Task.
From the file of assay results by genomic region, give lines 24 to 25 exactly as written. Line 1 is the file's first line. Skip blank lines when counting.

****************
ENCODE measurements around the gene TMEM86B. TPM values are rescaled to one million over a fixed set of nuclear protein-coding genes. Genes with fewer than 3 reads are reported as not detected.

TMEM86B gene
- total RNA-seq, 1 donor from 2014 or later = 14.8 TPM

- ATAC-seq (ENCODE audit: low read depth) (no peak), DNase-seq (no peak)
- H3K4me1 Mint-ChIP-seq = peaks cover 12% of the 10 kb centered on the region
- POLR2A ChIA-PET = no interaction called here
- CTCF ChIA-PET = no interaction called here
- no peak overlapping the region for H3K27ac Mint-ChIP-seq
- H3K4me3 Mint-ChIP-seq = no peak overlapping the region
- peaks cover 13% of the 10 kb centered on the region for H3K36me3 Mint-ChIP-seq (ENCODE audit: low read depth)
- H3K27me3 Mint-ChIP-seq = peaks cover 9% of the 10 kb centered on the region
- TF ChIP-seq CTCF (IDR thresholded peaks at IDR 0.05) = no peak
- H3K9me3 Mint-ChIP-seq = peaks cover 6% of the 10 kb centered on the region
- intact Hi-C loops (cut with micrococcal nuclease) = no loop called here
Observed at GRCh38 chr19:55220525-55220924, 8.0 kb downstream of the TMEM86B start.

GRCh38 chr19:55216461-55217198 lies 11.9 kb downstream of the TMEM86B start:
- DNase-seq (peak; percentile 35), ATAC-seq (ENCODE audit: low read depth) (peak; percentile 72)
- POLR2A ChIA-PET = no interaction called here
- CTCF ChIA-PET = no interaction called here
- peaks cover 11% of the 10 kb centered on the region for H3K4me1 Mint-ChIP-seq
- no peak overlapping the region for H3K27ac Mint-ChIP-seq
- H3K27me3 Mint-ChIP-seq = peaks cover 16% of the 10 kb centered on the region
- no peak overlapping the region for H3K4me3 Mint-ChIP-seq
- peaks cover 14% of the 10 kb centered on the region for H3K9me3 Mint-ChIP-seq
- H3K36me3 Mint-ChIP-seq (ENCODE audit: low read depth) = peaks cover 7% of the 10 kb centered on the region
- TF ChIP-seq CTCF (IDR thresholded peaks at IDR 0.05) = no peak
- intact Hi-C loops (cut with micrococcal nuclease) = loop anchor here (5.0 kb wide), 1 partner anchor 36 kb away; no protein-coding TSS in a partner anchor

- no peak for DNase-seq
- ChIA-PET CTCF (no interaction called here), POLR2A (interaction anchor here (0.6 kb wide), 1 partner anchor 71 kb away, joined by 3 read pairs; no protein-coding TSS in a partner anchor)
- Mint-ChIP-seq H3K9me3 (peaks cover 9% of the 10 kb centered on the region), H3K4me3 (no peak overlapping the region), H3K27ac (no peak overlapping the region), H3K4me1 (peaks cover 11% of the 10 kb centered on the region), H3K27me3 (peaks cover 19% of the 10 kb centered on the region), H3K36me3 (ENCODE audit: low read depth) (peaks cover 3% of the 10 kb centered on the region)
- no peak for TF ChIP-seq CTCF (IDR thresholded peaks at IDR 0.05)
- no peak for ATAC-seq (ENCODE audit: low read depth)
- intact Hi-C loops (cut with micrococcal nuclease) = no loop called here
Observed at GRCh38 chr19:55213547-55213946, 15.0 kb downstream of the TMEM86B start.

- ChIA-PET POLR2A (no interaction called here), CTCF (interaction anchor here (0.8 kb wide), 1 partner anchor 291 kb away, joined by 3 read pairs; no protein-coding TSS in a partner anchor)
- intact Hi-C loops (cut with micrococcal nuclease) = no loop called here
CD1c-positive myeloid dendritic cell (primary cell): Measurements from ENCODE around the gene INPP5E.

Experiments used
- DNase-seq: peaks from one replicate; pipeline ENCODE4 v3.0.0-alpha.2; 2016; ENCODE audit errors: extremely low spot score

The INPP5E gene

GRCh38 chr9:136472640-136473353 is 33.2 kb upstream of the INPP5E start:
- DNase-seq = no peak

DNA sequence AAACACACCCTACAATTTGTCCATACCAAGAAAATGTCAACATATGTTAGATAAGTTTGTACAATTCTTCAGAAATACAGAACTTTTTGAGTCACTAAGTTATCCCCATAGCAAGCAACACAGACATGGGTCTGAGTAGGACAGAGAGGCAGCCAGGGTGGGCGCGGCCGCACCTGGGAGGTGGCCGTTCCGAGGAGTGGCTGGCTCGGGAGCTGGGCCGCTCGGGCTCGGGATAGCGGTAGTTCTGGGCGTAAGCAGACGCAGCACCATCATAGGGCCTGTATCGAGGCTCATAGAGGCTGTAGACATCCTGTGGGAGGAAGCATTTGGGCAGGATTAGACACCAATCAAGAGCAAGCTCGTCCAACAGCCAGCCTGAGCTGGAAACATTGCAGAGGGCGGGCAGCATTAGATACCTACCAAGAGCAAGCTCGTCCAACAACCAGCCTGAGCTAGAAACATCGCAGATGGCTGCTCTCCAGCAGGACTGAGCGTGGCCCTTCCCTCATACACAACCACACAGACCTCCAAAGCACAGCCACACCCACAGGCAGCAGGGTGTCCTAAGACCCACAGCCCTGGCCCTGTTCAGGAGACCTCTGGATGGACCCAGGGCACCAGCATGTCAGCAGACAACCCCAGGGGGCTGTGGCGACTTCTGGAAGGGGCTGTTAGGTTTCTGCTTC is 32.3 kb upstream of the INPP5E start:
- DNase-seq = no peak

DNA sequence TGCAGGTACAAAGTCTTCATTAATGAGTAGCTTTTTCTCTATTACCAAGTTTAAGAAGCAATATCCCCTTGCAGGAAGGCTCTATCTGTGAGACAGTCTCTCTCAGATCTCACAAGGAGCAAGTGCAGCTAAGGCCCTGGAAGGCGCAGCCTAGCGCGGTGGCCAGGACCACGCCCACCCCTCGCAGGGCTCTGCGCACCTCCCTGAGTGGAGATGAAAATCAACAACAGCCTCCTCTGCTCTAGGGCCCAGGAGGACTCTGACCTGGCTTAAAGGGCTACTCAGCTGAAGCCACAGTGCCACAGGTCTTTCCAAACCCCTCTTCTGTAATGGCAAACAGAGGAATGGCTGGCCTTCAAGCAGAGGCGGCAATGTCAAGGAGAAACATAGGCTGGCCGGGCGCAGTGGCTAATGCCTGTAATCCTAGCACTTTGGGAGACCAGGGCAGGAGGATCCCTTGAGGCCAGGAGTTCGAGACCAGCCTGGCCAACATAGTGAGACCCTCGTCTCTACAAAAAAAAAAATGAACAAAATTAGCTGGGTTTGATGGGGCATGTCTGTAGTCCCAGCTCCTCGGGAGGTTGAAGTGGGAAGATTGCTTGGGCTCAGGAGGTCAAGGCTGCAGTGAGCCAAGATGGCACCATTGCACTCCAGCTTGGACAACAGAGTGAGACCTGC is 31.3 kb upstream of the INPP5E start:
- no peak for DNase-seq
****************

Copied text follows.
- peaks cover 14% of the 10 kb centered on the region for H3K9me3 Mint-ChIP-seq
- H3K36me3 Mint-ChIP-seq (ENCODE audit: low read depth) = peaks cover 7% of the 10 kb centered on the region